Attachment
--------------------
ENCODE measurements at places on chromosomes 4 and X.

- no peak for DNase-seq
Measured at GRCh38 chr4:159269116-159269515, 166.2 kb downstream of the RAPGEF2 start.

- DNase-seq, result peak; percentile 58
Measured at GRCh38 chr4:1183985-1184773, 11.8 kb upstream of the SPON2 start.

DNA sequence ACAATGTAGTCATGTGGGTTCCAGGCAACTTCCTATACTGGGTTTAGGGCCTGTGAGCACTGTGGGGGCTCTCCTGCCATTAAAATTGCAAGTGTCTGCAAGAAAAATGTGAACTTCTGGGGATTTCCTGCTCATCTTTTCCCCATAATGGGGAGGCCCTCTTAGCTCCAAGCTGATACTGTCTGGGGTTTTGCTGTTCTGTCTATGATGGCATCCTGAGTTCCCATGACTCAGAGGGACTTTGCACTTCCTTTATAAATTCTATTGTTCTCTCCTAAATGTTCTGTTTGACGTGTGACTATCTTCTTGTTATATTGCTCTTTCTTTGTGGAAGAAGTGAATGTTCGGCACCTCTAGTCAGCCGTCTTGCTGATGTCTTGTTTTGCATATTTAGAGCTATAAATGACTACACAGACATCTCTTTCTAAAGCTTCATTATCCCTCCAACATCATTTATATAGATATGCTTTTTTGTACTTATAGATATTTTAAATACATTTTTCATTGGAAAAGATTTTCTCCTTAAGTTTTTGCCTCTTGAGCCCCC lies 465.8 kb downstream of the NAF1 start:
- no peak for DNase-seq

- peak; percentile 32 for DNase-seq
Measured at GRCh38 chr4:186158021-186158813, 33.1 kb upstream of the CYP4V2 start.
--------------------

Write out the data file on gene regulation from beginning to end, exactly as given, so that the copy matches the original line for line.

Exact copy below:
ENCODE measurements at places on chromosomes 4 and X.

- no peak for DNase-seq
Measured at GRCh38 chr4:159269116-159269515, 166.2 kb downstream of the RAPGEF2 start.

- DNase-seq, result peak; percentile 58
Measured at GRCh38 chr4:1183985-1184773, 11.8 kb upstream of the SPON2 start.

DNA sequence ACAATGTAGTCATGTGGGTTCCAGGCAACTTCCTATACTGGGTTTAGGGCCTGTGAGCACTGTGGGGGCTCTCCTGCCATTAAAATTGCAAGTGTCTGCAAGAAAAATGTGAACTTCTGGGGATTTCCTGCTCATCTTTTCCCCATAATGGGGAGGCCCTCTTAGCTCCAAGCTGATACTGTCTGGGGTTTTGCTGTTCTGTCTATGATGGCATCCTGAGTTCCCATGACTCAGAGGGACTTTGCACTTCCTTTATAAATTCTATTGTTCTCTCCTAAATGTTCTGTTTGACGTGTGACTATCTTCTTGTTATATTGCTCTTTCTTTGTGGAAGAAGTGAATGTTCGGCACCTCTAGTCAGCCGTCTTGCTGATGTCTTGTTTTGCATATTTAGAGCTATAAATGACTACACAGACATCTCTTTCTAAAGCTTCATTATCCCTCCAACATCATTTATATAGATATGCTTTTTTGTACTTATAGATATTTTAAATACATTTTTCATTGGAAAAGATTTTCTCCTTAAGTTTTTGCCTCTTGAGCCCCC lies 465.8 kb downstream of the NAF1 start:
- no peak for DNase-seq

- peak; percentile 32 for DNase-seq
Measured at GRCh38 chr4:186158021-186158813, 33.1 kb upstream of the CYP4V2 start.